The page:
Integrative Learning students present on food and hunger

Earlier this month, students from a variety of disciplines presented projects that examined the issue of food and hunger from multiple perspectives. They presented a variety of interesting and thoughtful takes on this difficult problem, including a mock proposal for a community garden plots along Pine Street, evaluations of the effectiveness of food assistance programs, interviews with individuals who had experienced food insecurity and tips for how to purchase healthy foods with limited budgets.

The projects are part of the college’s Integrative Learning program, which encourages students in areas such as English, Geography, English as a Second Language, Environmental Science and Sociology to study complex problems from a variety of perspectives. For the first time, students from both the Culinary and Applied Behavioral Science programs added perspectives to the topic.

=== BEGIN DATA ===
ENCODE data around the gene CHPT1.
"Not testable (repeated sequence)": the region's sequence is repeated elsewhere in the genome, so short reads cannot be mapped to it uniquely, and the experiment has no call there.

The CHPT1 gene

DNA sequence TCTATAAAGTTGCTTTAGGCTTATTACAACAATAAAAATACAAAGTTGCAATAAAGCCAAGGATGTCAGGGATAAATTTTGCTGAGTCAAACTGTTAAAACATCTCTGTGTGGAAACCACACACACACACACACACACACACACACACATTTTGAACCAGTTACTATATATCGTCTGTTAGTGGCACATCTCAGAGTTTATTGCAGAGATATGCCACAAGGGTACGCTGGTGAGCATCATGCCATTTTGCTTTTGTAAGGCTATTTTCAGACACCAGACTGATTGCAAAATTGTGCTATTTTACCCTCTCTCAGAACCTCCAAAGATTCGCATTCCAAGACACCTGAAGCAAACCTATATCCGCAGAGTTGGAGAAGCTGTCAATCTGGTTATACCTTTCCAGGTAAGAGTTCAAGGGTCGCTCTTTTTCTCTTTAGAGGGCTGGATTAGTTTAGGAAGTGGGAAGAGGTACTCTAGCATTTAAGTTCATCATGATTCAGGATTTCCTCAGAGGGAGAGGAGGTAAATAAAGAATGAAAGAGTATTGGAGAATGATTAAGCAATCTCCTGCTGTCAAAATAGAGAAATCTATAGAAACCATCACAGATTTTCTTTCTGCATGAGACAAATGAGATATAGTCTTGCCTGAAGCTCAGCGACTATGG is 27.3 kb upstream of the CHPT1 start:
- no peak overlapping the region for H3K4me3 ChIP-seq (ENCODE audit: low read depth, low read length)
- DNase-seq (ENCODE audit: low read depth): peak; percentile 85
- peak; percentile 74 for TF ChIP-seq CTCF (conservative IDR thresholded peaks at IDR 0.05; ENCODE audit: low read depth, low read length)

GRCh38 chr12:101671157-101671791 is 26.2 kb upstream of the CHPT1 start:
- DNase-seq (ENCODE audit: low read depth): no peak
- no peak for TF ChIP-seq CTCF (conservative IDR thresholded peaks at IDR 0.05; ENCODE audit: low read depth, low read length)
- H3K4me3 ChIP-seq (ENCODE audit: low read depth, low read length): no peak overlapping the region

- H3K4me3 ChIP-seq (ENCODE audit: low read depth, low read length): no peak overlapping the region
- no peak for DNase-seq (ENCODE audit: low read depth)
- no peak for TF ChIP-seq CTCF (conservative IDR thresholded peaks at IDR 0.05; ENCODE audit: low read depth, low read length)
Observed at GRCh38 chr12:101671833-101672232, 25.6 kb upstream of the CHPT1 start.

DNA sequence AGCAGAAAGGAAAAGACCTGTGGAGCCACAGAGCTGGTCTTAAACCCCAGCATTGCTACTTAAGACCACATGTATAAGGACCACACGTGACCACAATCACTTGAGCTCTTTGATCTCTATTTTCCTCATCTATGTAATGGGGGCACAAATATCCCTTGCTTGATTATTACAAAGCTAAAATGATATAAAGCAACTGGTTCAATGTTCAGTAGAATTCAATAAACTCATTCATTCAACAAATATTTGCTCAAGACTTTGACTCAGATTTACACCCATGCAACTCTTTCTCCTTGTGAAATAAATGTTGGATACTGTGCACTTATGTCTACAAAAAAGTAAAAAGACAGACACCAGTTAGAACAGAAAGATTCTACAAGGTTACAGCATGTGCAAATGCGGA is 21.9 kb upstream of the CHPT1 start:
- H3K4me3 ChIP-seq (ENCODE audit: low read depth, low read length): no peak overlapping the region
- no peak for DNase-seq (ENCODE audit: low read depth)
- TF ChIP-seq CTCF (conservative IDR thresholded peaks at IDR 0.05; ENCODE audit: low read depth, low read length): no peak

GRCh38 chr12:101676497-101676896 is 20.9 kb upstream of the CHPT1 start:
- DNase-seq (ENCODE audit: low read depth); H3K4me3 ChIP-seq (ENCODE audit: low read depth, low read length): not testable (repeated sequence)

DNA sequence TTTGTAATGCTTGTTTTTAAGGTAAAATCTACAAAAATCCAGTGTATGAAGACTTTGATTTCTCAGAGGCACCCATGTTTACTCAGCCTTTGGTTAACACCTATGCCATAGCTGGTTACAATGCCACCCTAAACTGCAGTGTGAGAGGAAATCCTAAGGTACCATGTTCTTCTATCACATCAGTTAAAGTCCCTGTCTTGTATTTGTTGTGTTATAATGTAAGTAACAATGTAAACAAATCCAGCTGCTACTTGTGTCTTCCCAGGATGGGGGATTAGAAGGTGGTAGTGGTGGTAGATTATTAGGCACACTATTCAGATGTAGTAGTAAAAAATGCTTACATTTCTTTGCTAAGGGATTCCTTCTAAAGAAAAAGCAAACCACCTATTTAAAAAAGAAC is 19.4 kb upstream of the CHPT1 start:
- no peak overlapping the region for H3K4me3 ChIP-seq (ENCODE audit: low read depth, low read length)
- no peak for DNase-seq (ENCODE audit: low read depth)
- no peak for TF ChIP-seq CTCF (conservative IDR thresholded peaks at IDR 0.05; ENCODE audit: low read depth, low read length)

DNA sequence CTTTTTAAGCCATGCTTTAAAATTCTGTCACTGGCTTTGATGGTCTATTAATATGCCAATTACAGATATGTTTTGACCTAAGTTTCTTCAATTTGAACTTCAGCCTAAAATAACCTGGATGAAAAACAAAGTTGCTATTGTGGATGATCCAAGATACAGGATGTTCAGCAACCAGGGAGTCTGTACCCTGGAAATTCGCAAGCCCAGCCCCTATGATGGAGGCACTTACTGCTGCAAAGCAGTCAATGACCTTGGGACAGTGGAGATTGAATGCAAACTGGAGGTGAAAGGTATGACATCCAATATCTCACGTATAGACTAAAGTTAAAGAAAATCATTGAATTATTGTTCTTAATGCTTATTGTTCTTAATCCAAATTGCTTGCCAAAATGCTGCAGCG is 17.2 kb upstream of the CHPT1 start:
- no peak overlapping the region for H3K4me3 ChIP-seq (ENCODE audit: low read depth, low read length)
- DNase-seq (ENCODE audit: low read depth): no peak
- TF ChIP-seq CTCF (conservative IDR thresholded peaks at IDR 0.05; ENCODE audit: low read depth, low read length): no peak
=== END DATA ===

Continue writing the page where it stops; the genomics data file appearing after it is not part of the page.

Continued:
“It seemed at least 35 percent of students had experienced food insecurity at some point, which made many of the projects very personal,” said Sociology instructor Greg Hinckley. “Presentations seemed more conversational than in previous quarters and it was nice to have that variety.”

Integrated Learning projects started ten years ago as a complement to the Coordinated Studies Program (CSP), which offers immersive courses on a single topic that incorporate coursework from multiple disciplines. Since some students cannot fit CSPs into their schedule, the idea of Integrated Learning projects was born.